I'm trying to be useful and flexible. Useful because they can barely afford me. I asked for a salary they agree that I deserve but that they're struggling to give me. It makes me feel concerned that I need to prove my worth.  Flexible because we're making this up.

To some parents I'm a gift- "wow! extra help for my kid for the same price!" But for others, I think I'm a threat- "Is she in the room because of my kid? There's nothing wrong with my kid!"  And since these aren't legally defined special needs kids, we've got to be careful.

I'd assume in a school of about 150 that a dozen or so will have some type of special need. Some may grow out of it and never have an official diagnosis, but some will begin to show more learning problems as they go. I'm hoping to identify both types of children. In my opinion, the diagnosis is really unnecessary unless the parent is using it to receive public services. The adaptations used to teach the child matter much more. If I can provide those now, before any diagnosis is ever acquired, I'm giving them a head start.

So, its been fun, but tiring. Just leaning over tables which are slightly too low to serve as comfortable adult chairs makes my back tired. (A doctor once told me to teach taller kids if I didn't want back pain.) Then there's trying to anticipate when darling little Joey will decide to pick dirt up off the floor and carefully attempt to insert it into someone's eye. Yes, today. Truly no dull moments in this one particular classroom. It feels like a game of Whack-a-Mole. The teachers are extremely competent, but there are multiple moles in the same class.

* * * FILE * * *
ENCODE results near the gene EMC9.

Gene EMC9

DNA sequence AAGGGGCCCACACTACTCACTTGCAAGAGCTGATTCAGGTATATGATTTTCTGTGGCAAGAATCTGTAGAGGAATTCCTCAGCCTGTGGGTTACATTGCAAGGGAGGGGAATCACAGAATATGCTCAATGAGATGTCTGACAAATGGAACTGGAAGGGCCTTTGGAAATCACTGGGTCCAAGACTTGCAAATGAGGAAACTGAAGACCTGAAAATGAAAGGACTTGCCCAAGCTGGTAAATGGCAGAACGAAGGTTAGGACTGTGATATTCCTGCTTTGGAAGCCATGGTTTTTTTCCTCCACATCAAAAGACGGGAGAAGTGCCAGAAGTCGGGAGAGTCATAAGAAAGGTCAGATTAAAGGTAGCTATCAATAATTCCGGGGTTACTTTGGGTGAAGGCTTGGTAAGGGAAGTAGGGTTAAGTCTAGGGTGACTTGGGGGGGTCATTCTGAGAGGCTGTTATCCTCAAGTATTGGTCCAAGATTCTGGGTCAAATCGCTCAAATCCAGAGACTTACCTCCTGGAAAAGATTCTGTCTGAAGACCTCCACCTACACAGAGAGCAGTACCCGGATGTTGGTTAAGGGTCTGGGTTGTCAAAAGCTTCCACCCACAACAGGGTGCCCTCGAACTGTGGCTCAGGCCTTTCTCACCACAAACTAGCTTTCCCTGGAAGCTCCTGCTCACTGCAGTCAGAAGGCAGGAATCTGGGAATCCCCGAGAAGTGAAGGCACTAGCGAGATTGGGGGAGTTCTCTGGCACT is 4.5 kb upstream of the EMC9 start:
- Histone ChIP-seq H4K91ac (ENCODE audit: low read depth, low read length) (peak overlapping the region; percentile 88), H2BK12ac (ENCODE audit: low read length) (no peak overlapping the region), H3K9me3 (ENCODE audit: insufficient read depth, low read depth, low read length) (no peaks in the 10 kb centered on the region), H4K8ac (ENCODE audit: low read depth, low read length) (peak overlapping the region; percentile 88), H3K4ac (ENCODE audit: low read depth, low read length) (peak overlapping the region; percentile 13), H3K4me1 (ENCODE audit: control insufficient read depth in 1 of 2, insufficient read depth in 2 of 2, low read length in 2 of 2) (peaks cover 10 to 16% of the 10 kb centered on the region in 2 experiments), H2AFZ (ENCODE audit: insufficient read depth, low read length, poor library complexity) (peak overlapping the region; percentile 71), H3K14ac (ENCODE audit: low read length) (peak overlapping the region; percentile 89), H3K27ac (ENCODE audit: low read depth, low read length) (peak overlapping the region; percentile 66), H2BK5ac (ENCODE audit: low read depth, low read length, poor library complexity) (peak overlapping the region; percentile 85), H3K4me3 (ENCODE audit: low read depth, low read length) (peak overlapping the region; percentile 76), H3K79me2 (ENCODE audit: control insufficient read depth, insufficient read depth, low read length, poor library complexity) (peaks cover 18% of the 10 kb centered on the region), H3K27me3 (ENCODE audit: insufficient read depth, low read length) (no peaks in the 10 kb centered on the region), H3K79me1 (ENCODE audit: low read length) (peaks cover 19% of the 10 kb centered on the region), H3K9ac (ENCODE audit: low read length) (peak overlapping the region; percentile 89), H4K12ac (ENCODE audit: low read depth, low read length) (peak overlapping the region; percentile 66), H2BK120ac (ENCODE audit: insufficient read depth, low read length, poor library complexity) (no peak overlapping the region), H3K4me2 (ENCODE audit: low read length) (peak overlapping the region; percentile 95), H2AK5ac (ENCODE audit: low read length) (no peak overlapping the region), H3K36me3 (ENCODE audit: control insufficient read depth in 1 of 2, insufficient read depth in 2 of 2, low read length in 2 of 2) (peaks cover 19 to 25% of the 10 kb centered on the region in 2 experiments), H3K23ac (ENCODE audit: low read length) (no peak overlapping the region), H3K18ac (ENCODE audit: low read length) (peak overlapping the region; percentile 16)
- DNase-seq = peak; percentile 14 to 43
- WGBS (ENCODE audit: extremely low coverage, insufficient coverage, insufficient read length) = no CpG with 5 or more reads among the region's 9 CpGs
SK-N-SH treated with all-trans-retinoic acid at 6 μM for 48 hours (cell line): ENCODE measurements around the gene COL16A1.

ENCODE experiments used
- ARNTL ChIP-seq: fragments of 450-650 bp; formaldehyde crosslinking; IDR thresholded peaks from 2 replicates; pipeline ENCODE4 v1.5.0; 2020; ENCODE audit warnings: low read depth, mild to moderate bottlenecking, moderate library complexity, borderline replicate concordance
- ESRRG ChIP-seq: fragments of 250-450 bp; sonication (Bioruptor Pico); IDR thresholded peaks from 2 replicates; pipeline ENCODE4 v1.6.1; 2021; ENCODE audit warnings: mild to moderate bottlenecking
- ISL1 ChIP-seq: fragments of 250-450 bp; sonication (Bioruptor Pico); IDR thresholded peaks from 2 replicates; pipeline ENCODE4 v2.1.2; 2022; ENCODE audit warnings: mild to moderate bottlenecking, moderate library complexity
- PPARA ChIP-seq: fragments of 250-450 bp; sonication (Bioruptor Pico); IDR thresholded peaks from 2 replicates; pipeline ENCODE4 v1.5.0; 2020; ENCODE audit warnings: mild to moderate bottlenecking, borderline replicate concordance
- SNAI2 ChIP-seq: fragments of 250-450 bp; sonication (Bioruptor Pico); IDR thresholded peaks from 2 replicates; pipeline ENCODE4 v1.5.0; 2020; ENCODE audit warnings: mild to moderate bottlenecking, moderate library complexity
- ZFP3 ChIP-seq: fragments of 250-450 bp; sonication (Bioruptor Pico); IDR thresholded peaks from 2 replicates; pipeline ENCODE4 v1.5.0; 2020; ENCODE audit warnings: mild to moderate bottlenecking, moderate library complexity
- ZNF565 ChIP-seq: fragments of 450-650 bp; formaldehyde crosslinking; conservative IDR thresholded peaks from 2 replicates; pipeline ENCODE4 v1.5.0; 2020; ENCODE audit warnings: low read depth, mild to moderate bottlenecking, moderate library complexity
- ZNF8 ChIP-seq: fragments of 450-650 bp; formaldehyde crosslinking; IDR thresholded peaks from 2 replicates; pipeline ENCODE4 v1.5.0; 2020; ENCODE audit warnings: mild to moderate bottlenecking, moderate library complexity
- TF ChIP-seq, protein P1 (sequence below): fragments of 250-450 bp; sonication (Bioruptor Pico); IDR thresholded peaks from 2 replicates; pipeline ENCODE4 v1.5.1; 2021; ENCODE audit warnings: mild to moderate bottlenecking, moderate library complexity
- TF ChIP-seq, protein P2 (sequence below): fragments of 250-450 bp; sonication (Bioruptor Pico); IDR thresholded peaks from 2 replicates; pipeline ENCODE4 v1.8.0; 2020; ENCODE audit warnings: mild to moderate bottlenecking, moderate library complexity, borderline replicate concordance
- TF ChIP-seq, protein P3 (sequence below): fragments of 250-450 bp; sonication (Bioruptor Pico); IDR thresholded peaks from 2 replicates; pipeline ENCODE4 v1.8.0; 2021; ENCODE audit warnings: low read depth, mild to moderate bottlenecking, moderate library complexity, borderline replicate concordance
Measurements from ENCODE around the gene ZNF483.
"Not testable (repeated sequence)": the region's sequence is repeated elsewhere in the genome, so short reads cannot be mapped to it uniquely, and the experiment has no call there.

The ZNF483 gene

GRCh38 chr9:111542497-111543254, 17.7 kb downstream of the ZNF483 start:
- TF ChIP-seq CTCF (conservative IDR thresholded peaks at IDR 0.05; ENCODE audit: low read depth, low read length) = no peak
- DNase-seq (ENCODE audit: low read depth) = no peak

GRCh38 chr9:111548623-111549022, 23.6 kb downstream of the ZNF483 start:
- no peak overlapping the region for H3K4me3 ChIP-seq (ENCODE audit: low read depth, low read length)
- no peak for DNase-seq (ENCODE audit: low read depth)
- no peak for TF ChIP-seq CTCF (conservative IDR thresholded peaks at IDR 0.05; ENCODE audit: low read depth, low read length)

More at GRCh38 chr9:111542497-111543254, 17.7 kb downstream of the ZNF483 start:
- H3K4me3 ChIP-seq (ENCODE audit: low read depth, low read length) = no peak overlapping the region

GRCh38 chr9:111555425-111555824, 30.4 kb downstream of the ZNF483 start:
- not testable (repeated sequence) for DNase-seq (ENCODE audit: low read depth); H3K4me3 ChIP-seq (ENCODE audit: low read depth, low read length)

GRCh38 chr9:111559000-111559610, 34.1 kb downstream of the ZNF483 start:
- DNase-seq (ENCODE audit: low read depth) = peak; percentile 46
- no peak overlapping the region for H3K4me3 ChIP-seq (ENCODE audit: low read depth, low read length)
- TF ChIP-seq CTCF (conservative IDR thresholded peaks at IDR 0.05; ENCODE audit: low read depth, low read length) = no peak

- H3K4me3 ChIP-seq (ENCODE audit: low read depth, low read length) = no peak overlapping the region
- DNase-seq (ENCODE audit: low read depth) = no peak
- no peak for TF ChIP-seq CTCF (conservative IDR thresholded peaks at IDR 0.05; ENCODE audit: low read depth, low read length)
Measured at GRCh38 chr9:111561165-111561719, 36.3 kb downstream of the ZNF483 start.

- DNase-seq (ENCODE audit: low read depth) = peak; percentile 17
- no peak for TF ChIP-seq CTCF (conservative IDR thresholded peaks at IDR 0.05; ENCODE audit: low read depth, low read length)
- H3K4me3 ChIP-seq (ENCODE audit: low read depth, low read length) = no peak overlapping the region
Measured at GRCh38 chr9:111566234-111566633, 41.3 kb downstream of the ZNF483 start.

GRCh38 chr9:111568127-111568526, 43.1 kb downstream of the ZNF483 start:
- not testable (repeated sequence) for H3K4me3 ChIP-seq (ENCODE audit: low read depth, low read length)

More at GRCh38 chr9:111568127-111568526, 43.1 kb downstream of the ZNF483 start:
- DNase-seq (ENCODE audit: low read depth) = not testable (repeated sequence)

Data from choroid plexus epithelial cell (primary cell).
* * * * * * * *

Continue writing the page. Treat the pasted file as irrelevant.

I originally thought that going back to work at The Paid Job would be great for blog fodder but I've decided that the chance of falling into a legal hole is too high. Even with names changed to protect the innocent moles, I'm uncomfortable. But yeah, they are funny.

Tuesday, October 8, 2013

bits and pieces

The eye doctor appointment did indeed lead to glasses for Bug. He picked out frames over the weekend, put them on an hour later, and hasn't taken them off since. He wore them in a baseball game to pitch two innings and at school for picture day Monday. After school he said to me, "I may be like Pook and wear them all the time. I mean, I can, like, see stuff!"  The frames are very modern and somewhat bold, but he knew as soon as he put them on that he liked them best. My job then was to back away and say OK. I'm not used to seeing him in them yet, but in another week he'll look familiar again.

* * * * *

We paid for cable. We upped our cable bill from "technically your service comes from a cable but no, you don't receive any channels which are worth charging you extra to receive" to getting channels showing baseball. We set ourselves up for an October of Braves Baseball! Maybe we'll invite over friends! We can have a playoff party!  When the Braves play the World Series we'll... we'll... Sigh. Over before it could start. We'll probably keep the cable long enough to watch anyway.

* * * * *

Pook has been wanting to understand the news he hears on the radio.  This seems all good and well until you try to explain it. I told  him that some people don't believe that anything but black or white are ok. If black is right then white is wrong. If white is good then black is bad. All gray is compromising your values and not to be considered at all. "Well that seems dumb" was his first response. And actually quite the fitting response to much of what has been going on in Washington.